Memphis Slim

Clap Your Hands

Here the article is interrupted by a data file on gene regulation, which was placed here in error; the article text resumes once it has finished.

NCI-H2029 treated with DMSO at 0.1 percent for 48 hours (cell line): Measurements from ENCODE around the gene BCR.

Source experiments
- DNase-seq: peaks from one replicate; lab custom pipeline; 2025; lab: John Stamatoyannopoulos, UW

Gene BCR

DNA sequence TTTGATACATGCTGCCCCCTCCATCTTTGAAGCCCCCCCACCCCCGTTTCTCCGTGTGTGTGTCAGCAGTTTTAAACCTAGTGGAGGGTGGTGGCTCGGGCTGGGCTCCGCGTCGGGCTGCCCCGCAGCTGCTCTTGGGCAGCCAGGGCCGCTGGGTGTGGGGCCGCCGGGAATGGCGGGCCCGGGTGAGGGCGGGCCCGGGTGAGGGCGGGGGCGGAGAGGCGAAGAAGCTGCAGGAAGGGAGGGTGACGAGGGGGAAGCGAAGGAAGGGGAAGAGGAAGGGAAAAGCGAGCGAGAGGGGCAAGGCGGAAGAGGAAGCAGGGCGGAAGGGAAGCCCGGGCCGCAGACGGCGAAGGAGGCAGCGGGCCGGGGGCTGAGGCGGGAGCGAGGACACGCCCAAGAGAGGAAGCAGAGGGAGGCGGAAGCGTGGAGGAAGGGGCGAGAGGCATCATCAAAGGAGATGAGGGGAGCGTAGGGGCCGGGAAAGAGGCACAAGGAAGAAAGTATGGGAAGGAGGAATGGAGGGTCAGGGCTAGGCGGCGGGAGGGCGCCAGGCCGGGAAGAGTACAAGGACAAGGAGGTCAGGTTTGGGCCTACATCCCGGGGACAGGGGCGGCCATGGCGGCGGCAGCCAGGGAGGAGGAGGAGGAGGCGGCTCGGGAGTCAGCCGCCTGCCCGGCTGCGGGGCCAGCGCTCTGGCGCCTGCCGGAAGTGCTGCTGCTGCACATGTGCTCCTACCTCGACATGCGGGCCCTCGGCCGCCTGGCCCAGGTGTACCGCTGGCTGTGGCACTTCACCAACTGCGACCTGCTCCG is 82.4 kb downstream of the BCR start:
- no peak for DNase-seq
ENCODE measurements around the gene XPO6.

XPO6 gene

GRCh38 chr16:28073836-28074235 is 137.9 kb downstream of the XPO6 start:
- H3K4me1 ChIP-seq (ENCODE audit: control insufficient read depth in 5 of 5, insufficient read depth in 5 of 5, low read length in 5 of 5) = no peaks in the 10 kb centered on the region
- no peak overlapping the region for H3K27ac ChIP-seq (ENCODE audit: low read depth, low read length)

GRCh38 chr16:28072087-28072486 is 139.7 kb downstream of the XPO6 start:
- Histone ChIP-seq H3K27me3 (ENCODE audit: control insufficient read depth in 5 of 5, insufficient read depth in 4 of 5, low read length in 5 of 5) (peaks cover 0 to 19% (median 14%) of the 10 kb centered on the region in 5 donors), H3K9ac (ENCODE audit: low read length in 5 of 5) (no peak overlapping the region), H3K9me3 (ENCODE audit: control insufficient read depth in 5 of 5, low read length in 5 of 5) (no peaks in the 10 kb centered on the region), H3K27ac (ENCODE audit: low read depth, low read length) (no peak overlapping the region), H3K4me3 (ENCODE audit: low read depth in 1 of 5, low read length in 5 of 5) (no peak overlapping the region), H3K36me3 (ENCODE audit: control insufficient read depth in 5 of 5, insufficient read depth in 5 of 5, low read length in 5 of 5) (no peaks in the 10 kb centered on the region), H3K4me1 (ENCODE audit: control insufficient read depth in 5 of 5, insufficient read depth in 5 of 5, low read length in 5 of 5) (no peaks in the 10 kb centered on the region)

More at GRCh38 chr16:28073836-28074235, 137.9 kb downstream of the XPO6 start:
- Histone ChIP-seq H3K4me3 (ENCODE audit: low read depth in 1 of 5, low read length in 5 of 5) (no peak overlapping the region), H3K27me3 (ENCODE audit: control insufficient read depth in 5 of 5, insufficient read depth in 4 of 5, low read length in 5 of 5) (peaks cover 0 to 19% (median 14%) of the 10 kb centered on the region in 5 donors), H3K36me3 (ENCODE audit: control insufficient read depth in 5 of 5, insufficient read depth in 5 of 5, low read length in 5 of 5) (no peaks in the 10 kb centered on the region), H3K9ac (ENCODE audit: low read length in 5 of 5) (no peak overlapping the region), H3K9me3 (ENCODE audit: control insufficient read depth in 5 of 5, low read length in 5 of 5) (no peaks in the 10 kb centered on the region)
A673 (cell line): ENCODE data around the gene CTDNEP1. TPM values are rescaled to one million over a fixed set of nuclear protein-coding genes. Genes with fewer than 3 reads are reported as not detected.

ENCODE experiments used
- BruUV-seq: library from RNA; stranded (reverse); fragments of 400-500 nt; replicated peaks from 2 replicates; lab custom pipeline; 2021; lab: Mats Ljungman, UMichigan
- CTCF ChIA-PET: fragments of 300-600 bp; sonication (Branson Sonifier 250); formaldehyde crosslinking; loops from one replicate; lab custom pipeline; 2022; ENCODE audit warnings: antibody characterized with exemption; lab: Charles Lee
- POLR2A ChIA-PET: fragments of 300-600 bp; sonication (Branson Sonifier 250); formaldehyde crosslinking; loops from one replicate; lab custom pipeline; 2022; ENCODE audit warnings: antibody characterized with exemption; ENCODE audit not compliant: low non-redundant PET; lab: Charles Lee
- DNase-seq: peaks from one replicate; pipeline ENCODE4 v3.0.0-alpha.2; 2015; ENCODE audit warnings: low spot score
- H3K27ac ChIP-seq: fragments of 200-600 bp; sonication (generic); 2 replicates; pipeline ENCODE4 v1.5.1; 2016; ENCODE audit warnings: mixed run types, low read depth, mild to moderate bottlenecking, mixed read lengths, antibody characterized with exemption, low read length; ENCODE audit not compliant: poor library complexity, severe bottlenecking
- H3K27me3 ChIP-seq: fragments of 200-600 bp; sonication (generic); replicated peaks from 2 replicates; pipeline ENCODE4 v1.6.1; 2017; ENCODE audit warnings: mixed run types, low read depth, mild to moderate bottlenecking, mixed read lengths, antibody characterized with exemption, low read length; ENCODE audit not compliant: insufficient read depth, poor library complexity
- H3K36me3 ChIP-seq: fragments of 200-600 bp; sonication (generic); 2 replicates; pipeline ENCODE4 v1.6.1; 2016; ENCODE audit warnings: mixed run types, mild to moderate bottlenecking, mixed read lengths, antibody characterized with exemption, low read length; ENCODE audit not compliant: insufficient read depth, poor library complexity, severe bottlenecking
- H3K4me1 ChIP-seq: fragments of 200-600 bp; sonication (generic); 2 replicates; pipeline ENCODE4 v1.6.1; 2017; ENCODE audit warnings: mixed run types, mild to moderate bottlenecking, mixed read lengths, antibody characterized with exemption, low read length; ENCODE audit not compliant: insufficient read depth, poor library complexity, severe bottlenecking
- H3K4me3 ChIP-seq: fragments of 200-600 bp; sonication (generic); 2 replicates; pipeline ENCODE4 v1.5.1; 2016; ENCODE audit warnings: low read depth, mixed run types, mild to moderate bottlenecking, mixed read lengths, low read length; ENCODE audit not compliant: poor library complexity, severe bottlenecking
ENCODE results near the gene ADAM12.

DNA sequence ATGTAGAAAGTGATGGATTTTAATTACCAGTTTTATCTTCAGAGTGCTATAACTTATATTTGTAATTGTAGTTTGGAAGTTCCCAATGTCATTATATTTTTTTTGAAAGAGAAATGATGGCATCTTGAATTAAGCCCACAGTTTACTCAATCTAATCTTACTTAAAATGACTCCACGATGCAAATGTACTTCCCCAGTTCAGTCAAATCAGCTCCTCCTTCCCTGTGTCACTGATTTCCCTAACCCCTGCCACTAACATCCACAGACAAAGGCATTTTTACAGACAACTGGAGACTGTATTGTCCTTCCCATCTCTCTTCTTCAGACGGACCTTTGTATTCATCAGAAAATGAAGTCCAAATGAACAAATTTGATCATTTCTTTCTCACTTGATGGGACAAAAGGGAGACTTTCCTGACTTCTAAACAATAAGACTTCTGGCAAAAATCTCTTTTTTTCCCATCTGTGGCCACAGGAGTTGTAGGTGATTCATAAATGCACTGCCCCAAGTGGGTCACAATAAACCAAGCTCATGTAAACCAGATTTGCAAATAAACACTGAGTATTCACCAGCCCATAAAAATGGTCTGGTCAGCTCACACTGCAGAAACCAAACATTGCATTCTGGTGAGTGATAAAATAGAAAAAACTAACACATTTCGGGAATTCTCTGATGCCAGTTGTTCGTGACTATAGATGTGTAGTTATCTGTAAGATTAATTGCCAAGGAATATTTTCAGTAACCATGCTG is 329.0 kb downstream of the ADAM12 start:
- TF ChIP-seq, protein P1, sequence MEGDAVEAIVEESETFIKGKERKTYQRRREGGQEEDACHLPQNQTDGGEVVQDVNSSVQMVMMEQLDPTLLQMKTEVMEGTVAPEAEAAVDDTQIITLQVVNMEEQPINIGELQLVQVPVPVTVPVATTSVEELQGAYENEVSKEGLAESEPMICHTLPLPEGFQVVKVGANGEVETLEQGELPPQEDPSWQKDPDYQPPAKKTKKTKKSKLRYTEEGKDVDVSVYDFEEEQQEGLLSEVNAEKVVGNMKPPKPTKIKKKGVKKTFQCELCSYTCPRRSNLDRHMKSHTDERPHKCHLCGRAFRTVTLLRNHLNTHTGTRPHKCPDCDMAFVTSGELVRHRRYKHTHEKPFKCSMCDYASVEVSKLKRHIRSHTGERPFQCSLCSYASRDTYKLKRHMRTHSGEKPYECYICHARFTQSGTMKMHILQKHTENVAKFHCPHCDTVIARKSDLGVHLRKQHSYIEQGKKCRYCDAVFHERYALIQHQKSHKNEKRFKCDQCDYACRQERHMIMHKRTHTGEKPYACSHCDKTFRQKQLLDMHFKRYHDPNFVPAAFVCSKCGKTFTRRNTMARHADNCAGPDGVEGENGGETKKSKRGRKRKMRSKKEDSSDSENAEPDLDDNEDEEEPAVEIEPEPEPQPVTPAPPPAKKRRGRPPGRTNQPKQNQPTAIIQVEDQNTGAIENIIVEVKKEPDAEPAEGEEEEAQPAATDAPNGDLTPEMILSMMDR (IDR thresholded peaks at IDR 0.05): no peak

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This was Memphis Slim's 1964 rock & roll album, designed for the Parisian in-crowd youth market. It was recorded at a time when the Rolling Stones were working hard to sound like a Chicago blues band. Some of the tracks are exciting and ideal for exuberant, reckless, or possibly go-go dancing. Unfortunately, despite the promise this series makes of extra material culled from the Barclay, Polydor, and Festival vaults, this disc only contains a paltry 28 minutes of music. Perhaps it would have been longer had the original producers and recording engineers resisted the temptation to fade down on tunes like "Steppin' Out Tonight," a solid Chicago-style jam that suddenly evaporates after two minutes and ten seconds, although it probably lasted ten minutes in the studio. The backing vocals by the Jacques Denjean Singers during "Memphis on the Mississippi" are a bit unsettling, while some of the instrumentation seems to have been gathered from the European trad jazz scene. The best blowing comes from saxophonists Sonny Criss and Georges Grenu. Note also the presence of drummer Phillippe "Fifi" Combelle, whose career began in 1957 when he worked in the reed section of an orchestra led by his father, an ex-Django Reinhardt session man, tenor saxophonist Alix Combelle. An interesting, fun reissue, but why less than half an hour's material on a disc that could hold up to 80 minutes?

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